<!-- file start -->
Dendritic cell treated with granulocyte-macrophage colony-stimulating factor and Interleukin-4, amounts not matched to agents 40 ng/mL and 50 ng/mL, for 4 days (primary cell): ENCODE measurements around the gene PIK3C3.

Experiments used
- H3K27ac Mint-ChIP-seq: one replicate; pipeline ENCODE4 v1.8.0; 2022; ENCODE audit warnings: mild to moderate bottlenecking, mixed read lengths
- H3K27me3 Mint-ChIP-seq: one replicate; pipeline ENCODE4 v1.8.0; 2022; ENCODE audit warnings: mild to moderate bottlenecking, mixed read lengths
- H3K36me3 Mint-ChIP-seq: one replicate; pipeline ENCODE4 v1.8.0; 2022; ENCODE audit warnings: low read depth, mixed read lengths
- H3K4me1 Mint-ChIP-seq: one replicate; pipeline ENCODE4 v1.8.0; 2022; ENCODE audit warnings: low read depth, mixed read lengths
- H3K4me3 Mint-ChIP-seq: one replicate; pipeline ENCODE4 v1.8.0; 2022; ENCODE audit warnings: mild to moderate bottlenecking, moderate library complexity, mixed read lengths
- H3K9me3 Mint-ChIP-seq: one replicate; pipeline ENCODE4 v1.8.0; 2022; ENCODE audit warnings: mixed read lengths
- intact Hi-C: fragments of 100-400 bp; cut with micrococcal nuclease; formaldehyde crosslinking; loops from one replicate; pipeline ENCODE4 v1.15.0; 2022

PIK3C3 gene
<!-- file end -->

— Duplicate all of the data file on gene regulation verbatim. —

Dendritic cell treated with granulocyte-macrophage colony-stimulating factor and Interleukin-4, amounts not matched to agents 40 ng/mL and 50 ng/mL, for 4 days (primary cell): ENCODE measurements around the gene PIK3C3.

Experiments used
- H3K27ac Mint-ChIP-seq: one replicate; pipeline ENCODE4 v1.8.0; 2022; ENCODE audit warnings: mild to moderate bottlenecking, mixed read lengths
- H3K27me3 Mint-ChIP-seq: one replicate; pipeline ENCODE4 v1.8.0; 2022; ENCODE audit warnings: mild to moderate bottlenecking, mixed read lengths
- H3K36me3 Mint-ChIP-seq: one replicate; pipeline ENCODE4 v1.8.0; 2022; ENCODE audit warnings: low read depth, mixed read lengths
- H3K4me1 Mint-ChIP-seq: one replicate; pipeline ENCODE4 v1.8.0; 2022; ENCODE audit warnings: low read depth, mixed read lengths
- H3K4me3 Mint-ChIP-seq: one replicate; pipeline ENCODE4 v1.8.0; 2022; ENCODE audit warnings: mild to moderate bottlenecking, moderate library complexity, mixed read lengths
- H3K9me3 Mint-ChIP-seq: one replicate; pipeline ENCODE4 v1.8.0; 2022; ENCODE audit warnings: mixed read lengths
- intact Hi-C: fragments of 100-400 bp; cut with micrococcal nuclease; formaldehyde crosslinking; loops from one replicate; pipeline ENCODE4 v1.15.0; 2022

PIK3C3 gene